Millions, no make that 100’s of millions of people are doing that on Facebook every day. And if you’re not posting things yourself, you can rest assured that somebody, somewhere is about to tag you in a photograph doing something embarrassing and post it for everyone you’ve ever befriended to peruse at their leisure.
All those thoughts, videos and photographs WILL come back to haunt you when you want to get a job or next time you run for President. I explored this in more detail in a blog called With the internet our past is now written in pen not pencil.
Generation Y has already started evolving rules and etiquette about what is acceptable. There are parties, for instance, where there are explicit “No posting photos to FB” rules.
But for us Boomers there is a disturbing trend. I see more and more of my friends ‘getting Facebook’ and piling in. An inevitable slew of Friend Requests follows as they discover long lost mates or current contacts on Facebook.
The problem is that all these boomers have not grown up with Facebook.
When I was young, wild and reckless (yes – even more than now) PCs, smartphones, the internet, Facebook and social networking didn’t exist. We had to make do with beer and conversations – which seemed to be enough!!. As a result, we haven’t grown up around the latest social networking, chatting, tweeting, and “broadcast my location” technologies and understand implicitly how they “work” and how to behave on them.
Aside from the just technical nous needed for control over things like privacy settings, there’s a huge minefield to navigate around acceptable behaviour. What’s the best way of handling Friend Request? Who is a ‘friend’? Is it a business colleague, a mate from school or friend of a friend? Is unfriending or ignoring a request rude?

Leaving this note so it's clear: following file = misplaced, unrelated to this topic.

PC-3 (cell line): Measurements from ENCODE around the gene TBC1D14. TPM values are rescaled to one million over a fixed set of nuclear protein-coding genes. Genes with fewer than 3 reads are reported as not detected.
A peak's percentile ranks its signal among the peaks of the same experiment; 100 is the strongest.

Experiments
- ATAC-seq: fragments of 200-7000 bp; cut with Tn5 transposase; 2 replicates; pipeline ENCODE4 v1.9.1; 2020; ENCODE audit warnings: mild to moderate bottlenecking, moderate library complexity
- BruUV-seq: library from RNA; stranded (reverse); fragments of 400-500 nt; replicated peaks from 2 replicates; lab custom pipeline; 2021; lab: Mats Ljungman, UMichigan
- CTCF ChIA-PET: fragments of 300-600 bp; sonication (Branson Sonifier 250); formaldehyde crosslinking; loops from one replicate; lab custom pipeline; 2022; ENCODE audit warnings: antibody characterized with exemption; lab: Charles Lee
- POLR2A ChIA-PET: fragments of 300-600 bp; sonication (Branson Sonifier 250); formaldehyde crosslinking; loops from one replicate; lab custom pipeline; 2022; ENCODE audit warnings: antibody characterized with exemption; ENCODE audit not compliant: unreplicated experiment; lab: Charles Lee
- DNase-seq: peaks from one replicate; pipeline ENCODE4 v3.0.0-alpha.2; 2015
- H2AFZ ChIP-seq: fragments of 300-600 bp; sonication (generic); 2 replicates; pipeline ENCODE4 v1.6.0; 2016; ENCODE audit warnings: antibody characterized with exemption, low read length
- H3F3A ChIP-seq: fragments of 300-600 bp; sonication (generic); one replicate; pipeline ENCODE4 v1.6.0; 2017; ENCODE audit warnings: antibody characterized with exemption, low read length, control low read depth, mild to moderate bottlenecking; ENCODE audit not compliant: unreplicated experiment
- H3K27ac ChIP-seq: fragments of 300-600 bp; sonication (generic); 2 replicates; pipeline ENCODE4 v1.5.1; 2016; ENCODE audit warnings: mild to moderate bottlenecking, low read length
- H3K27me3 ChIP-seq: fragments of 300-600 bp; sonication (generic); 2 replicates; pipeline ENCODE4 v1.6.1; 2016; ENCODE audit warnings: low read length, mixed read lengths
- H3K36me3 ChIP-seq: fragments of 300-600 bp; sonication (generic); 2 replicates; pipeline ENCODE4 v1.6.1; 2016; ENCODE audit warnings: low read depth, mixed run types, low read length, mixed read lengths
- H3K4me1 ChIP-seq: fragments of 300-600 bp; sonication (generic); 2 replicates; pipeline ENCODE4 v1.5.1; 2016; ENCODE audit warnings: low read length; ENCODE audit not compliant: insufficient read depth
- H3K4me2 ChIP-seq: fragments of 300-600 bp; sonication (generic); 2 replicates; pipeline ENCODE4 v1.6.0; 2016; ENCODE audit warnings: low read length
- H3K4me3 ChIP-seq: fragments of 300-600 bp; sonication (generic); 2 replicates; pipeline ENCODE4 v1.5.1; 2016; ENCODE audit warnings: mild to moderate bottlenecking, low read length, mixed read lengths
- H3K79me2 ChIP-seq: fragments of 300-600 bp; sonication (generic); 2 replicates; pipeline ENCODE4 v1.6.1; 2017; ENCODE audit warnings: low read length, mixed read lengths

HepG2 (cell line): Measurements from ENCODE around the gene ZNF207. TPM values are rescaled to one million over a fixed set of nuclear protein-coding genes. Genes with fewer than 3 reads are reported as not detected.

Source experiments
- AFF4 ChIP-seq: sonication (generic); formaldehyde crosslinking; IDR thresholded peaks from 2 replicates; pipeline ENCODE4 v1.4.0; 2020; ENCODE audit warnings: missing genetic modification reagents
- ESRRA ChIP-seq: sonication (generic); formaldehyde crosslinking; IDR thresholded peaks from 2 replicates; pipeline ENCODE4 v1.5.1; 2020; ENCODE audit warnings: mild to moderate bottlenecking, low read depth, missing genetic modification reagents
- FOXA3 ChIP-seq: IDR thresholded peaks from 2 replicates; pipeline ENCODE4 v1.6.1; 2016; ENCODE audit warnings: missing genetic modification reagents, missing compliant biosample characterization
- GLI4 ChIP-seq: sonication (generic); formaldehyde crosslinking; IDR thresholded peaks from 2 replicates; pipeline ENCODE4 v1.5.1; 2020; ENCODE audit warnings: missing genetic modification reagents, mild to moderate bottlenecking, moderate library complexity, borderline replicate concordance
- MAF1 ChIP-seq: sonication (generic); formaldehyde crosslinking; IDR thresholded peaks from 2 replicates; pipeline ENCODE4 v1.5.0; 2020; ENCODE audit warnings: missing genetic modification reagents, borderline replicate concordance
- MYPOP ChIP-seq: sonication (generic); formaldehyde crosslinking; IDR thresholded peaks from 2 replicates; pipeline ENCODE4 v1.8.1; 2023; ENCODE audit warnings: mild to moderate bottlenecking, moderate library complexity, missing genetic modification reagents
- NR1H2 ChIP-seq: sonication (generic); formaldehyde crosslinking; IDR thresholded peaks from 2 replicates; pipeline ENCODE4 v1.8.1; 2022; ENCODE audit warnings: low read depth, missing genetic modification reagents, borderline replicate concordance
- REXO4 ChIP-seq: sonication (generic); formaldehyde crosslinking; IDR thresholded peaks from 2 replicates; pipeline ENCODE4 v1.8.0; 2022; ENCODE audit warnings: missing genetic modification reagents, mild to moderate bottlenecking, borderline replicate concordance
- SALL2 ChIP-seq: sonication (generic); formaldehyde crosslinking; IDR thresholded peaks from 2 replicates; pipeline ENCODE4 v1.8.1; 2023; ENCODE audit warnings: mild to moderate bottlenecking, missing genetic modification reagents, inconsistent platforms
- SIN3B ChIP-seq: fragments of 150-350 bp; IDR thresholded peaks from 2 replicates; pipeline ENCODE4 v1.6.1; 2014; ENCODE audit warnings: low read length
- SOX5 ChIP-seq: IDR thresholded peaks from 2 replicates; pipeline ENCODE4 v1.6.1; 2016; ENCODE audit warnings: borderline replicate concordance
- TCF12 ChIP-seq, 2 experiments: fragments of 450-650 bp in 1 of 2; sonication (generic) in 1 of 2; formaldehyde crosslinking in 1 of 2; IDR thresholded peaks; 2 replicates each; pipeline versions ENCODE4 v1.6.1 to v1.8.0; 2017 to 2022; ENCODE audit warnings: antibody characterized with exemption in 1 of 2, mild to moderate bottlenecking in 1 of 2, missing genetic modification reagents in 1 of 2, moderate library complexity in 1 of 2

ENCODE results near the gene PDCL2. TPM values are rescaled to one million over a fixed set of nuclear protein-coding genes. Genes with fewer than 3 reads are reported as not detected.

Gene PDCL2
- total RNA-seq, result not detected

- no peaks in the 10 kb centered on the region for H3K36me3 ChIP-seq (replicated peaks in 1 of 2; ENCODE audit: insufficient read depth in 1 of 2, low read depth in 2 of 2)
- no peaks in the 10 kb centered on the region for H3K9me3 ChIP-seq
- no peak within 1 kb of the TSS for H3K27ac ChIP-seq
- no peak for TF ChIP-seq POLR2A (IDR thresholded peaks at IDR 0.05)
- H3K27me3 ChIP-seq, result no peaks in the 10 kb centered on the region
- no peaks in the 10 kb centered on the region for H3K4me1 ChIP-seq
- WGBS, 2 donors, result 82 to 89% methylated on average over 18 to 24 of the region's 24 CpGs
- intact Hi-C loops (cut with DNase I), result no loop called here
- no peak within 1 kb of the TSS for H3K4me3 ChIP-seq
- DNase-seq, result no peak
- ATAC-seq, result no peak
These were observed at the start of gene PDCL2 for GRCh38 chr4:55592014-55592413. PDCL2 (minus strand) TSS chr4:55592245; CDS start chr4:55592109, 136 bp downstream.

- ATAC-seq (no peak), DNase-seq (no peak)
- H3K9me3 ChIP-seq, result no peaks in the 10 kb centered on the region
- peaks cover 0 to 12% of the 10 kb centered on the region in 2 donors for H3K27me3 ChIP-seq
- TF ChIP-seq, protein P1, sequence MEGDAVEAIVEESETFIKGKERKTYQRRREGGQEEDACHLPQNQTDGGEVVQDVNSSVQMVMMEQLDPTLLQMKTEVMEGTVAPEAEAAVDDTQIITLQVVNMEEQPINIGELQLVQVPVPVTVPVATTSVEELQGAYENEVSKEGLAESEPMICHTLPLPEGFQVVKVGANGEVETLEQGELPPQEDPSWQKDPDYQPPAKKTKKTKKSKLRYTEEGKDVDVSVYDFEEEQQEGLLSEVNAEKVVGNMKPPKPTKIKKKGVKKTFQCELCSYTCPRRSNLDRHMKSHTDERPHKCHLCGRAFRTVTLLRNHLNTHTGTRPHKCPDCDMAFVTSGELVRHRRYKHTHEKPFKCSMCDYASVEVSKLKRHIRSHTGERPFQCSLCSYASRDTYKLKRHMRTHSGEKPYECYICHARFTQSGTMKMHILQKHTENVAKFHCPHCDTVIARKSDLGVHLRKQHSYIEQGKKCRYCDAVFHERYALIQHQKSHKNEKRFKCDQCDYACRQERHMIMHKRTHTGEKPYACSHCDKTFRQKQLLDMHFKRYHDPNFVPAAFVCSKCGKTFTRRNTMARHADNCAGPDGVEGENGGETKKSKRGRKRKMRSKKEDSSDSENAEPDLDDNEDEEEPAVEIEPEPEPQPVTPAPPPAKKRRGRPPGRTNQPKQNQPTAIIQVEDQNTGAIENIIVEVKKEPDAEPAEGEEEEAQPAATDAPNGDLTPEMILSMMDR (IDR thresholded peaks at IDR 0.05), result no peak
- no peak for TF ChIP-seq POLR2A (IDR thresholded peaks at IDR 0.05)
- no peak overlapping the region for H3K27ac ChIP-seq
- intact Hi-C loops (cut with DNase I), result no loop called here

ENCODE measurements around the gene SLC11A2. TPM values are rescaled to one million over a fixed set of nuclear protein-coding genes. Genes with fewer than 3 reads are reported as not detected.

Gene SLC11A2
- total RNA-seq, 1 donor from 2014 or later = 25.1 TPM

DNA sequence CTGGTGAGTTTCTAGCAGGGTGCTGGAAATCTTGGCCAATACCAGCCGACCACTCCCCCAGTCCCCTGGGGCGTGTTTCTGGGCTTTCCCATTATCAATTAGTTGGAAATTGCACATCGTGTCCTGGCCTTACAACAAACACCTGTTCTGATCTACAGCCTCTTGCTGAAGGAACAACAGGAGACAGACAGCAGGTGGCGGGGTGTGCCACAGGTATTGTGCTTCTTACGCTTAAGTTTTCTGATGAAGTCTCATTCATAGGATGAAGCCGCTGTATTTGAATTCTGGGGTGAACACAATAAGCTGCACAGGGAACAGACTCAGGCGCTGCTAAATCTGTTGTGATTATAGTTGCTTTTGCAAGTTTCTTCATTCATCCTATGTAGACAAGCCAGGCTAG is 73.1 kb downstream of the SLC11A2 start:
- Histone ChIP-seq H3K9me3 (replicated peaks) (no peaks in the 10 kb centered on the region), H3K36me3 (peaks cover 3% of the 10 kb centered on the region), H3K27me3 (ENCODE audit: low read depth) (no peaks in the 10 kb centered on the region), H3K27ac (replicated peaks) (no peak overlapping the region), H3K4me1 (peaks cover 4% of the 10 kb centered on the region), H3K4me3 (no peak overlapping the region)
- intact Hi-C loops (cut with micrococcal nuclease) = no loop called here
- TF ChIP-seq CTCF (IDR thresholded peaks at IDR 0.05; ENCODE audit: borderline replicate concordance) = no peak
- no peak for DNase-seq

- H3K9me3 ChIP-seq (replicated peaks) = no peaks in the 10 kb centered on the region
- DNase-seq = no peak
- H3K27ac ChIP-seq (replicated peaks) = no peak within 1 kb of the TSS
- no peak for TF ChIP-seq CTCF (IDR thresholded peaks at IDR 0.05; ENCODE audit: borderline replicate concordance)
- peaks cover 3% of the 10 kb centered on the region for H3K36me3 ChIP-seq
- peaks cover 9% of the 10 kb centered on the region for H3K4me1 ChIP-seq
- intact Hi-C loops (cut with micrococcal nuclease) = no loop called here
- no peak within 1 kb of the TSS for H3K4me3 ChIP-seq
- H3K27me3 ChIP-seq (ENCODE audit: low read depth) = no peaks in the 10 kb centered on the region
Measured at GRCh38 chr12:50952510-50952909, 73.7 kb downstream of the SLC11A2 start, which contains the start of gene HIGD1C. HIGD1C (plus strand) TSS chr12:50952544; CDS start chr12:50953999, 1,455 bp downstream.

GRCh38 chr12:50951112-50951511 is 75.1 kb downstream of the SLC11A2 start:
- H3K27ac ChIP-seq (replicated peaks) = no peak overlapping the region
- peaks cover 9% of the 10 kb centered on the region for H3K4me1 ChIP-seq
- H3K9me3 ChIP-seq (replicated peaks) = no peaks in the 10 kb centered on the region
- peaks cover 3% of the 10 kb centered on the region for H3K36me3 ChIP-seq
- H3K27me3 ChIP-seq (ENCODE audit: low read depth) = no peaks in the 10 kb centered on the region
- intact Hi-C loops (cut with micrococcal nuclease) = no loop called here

For a great explanation of perils of FB friends here is a very funny video from Some Grey Bloke. How much do you read into a posting – a drunken post, sarcasm, or genuine love? My 42 year old divorced sister-in-law recently announced she was proposed to by her new boyfriend on FB. She announced it and we all laughed assuming it was a joke. We laughed; she didn’t. And back to posting photos. We never had “No FB photo parties” and it is easy to scan paper photos and post them in FB.
So now we have got to the nub of the problem. My ‘Friends’ have started to post photos from my past and they are now committed to the internet for ever.
Is this progress?
In some ways.
The technological developments are amazing. I can take my smartphone, open a calendar entry and click on the address of my appointment. Google Maps opens which because of location services knows where I am and then calculates the best route and time to get to the address. And when I get close it pops up a picture of the building so I can confirm exactly where I am going.
But, as the old saying goes, information is not knowledge and we may have more data, information and transparency than ever before…but do we know what do to with it?
My favourite book is In praise of Slow by Carl Honore. It encourages us to take time over the important things. There is so much beauty around us. So much to reflect on and question. So many conversations to be had.
So I am off to a secluded island to with a pile of unread books and maybe the energy to write another of my own. Don’t expect to be able to contact me. There is no phone signal. It has stunning beaches and the most spectacular sunsets. How did I find it? www.exclusiveislands.com